I started it back in 2009, 2010. The reason why I wanted it, pretty much, was to help out some of my boys who I grew up with who weren’t fortunate to make it in sports and things but still had the talent to rap. I’m very passionate myself with music, so I was trying to start something up and be one of the first athletes with a successful record label. It’s a lot of hard work, and I’m just working with producers and big-time artists and taking it one day at a time. It’s made me respect the music game more.

Another dude you’re associated with is Lil Terio. How did that relationship come to be?
Actually, his manger is one of my friends. He came around, brought him to Philly. The little dude is funny. He’s always laughing and joking around. I’m trying to keep him working out and trying to keep him positive.

You were one of the first dudes to do the Terio as a touchdown dance.

Have any dances planned for this coming season?
Man, you know, I’m just gonna go out there and do what comes to mind. I don’t really try to plan too much. I just go out, have fun and play the game. I’m looking forward to going out, have a blessed season, staying healthy and hopefully we can win the Super Bowl.

I talked to Lesean McCoy and he said you were the best dancer in Philly. Think that’s true?
Coming from L.A., I got that swag, so it might be true.

How you feeling in that new jersey? Colors look right on you?
It looks sweet, man. Honestly, I’m just blessed to have a second opportunity to play at the highest level. What I went through was definitely a humbling experience, at the same time it motivated me more. I can’t wait to the season. Let’s fire it up.

Who controls the music in the locker room out there? I know you just got there.
Ah, man, we all like the same stuff pretty much—hip-hop. So there’s no real control; we’re all out there, working.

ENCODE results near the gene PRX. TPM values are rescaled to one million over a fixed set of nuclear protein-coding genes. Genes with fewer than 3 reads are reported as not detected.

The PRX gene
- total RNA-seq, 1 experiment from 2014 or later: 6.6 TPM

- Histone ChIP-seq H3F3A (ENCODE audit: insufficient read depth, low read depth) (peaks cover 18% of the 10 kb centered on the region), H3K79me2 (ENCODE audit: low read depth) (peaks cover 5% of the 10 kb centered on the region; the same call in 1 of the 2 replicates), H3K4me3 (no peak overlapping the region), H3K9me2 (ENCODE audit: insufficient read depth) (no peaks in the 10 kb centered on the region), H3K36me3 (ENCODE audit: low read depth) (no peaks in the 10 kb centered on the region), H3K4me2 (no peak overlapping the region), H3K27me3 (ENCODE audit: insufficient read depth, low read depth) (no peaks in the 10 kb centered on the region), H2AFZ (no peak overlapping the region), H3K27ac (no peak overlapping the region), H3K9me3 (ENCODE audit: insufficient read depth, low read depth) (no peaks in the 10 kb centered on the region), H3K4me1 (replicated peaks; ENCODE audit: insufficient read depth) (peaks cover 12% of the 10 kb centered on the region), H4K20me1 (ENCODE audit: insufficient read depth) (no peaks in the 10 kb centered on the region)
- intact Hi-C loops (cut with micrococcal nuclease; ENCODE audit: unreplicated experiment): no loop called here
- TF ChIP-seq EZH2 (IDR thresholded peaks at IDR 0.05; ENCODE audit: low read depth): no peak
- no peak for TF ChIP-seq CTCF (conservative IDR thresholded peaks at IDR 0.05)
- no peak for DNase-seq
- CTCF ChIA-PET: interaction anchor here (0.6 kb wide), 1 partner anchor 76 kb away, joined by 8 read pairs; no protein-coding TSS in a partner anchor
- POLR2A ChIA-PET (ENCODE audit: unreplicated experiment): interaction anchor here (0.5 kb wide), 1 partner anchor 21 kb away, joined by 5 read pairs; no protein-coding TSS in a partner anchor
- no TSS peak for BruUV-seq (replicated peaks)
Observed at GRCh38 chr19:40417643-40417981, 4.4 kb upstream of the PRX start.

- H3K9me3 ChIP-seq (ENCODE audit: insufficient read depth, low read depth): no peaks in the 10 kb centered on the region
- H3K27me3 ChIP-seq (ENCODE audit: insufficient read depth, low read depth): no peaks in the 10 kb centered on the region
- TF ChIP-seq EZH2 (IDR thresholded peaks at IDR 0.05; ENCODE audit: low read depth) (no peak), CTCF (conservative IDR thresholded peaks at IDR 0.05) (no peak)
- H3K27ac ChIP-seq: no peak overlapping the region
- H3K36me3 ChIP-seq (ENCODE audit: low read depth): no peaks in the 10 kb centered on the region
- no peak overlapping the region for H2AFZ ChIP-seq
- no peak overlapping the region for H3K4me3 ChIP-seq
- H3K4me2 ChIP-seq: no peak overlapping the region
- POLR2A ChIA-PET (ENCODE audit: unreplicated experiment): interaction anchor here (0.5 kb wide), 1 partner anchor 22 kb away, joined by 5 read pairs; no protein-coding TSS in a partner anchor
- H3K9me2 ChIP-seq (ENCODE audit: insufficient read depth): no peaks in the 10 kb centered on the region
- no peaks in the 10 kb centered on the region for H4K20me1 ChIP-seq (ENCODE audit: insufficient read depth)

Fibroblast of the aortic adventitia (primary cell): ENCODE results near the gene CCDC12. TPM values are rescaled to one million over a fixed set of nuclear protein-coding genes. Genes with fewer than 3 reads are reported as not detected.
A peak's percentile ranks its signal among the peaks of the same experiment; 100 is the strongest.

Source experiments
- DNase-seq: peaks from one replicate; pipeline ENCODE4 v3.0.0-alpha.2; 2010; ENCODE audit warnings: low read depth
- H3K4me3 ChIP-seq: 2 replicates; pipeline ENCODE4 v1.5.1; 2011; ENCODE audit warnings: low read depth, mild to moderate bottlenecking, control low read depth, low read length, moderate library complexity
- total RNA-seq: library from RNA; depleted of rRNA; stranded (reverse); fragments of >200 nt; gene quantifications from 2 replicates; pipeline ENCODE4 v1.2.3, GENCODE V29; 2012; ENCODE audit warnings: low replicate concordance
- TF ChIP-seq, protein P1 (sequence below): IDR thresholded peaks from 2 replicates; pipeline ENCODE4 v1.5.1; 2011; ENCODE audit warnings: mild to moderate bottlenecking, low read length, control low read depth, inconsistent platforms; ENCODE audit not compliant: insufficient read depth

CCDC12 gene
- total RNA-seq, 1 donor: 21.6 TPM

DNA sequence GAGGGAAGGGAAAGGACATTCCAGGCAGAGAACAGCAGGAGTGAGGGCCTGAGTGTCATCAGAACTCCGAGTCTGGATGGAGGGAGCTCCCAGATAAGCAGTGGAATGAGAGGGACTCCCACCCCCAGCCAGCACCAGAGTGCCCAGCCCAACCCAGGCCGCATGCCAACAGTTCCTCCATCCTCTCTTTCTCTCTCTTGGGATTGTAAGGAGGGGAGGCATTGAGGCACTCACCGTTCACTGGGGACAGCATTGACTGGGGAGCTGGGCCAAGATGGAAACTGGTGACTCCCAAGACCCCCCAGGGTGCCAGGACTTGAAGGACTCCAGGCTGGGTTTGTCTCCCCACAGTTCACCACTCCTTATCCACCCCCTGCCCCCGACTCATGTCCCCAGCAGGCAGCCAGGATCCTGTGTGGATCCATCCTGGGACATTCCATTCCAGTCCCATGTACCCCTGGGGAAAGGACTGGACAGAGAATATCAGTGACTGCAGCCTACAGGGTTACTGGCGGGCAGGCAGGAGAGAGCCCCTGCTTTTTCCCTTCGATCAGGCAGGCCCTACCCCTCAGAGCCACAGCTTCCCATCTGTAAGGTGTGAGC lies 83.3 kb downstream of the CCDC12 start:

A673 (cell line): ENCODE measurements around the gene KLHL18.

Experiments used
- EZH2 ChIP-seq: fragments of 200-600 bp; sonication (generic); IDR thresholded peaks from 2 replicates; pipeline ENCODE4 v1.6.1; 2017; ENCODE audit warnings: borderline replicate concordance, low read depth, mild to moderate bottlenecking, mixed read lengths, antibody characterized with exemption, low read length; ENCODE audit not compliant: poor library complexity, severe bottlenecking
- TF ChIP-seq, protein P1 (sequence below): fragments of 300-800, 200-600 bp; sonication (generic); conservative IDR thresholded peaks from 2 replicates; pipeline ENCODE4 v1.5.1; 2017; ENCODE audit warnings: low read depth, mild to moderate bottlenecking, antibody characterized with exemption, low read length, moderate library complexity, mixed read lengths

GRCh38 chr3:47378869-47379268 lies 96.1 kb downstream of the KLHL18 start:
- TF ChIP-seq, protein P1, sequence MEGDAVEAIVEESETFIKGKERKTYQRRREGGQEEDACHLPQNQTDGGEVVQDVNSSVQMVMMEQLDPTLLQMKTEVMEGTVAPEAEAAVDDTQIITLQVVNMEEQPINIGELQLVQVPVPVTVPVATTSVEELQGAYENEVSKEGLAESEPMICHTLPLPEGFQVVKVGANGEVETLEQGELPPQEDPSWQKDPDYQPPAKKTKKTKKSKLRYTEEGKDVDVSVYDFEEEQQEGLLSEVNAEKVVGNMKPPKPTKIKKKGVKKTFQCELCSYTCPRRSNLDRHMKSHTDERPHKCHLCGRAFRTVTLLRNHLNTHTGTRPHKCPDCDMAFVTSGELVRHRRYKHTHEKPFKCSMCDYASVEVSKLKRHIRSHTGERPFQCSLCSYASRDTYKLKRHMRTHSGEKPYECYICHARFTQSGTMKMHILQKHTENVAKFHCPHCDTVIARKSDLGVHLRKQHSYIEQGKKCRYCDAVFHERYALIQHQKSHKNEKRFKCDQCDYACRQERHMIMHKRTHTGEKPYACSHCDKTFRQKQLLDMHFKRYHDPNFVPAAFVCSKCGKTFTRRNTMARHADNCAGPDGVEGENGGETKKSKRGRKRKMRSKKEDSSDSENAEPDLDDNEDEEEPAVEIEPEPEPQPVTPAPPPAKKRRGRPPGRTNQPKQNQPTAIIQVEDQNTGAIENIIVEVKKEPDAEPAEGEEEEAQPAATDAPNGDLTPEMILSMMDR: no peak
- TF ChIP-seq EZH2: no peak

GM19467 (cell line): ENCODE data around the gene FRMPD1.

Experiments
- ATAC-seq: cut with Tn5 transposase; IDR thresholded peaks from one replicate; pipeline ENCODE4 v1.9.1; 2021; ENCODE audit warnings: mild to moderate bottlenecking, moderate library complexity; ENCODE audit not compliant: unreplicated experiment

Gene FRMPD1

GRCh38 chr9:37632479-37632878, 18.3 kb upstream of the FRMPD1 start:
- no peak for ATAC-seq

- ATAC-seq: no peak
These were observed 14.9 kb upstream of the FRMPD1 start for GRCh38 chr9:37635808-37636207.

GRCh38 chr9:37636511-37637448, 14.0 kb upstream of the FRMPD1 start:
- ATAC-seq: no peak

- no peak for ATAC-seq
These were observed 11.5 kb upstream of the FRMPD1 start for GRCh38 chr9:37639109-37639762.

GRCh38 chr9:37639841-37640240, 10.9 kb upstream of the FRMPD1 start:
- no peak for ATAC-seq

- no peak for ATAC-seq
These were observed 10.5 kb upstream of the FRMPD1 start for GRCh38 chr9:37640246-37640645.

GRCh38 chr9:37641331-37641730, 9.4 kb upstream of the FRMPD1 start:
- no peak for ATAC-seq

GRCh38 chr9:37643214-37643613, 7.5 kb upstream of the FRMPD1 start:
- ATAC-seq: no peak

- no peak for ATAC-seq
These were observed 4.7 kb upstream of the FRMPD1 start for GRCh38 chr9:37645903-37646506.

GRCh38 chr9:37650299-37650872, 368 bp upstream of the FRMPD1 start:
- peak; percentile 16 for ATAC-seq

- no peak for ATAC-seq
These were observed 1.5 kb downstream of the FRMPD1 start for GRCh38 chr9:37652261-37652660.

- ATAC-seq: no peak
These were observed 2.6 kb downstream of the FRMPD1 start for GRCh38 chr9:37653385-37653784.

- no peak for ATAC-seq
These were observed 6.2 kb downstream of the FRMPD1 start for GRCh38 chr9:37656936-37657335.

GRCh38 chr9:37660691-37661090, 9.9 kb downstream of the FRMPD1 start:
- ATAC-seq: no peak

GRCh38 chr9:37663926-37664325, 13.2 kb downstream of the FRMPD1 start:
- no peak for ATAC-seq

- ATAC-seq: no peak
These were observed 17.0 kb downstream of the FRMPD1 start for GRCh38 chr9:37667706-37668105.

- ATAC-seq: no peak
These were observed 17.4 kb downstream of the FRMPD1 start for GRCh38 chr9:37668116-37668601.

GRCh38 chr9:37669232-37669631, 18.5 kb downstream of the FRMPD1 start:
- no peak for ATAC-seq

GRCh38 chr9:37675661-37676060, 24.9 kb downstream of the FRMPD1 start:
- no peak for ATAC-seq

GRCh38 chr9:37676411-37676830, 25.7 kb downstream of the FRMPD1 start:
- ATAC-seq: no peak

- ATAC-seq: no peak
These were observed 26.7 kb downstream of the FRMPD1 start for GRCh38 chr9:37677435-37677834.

I hear that. You ever throw any Jaccpot records on the speakers?
Yeah, I did the other day. They were actually vibing to it. The more and more I be here, I’ll let them hear a little more stuff.

You move around a lot during the season, so how do you stay up on music?
The internet, bro. Nowadays, all the artists keep it active, throw music up, stay on the hottest shit.

As far as your own music career, you gonna keep grinding with it?
Yeah. I know it’s a process, and it’s not gonna happen over night, but you’ll continue to hear more projects from Jaccpot and myself. Look forward to it down the road, but you know football comes first.

Do you separate the two, like, the fall and winter are football and the spring and summer are more hip-hop?
Yeah, I actually have someone who runs my record label while I focus on football.

West coast is famous for its rap groups. We had NWA and now we have Black Hippy. I feel like you, RG3 and Alfred Morris  have your own little Black Hippy of football going on in DC.
(Laughs) Hopefully we do. We’ve been through a lot so far in the league, and it’s a good group to have together, and we’re going to go out there and do our best, hopefully win.

You feel like you and RG3 are going to have an ill connection?
Yeah, man, so far we’re on the same page. We’re working hard and trying to get our timing down and stuff like that. It’s still early on, but we got a lot to look forward to.

If you had to give your upcoming season a title, like an album, what would you go with? Something like *Redemption* or *2.0*?
Man, you know, every time I step on the field I feel like it’s all eyes on me. After what’s happened the past couple months, I’m still in the NFC East and still be able to compete, against the Eagles and all these other teams, I’m just trying to do whatever I can to help my team to win. So call it what you want to call. That’s your quote; my quote is I just want to win.

Feel you. You extra hungry this year?
Oh, yeah. Definitely. I’m always hungry, but this year’s got a little bit of an edge to it. I’m ready to turn up, bro.